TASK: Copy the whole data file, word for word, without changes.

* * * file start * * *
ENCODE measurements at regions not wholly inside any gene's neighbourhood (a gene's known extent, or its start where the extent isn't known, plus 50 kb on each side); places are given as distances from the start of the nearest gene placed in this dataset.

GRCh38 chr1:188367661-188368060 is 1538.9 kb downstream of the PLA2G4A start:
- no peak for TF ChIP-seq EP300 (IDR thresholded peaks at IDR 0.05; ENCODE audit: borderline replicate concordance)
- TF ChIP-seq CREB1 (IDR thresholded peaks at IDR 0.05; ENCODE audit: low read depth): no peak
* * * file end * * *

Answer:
ENCODE measurements at regions not wholly inside any gene's neighbourhood (a gene's known extent, or its start where the extent isn't known, plus 50 kb on each side); places are given as distances from the start of the nearest gene placed in this dataset.

GRCh38 chr1:188367661-188368060 is 1538.9 kb downstream of the PLA2G4A start:
- no peak for TF ChIP-seq EP300 (IDR thresholded peaks at IDR 0.05; ENCODE audit: borderline replicate concordance)
- TF ChIP-seq CREB1 (IDR thresholded peaks at IDR 0.05; ENCODE audit: low read depth): no peak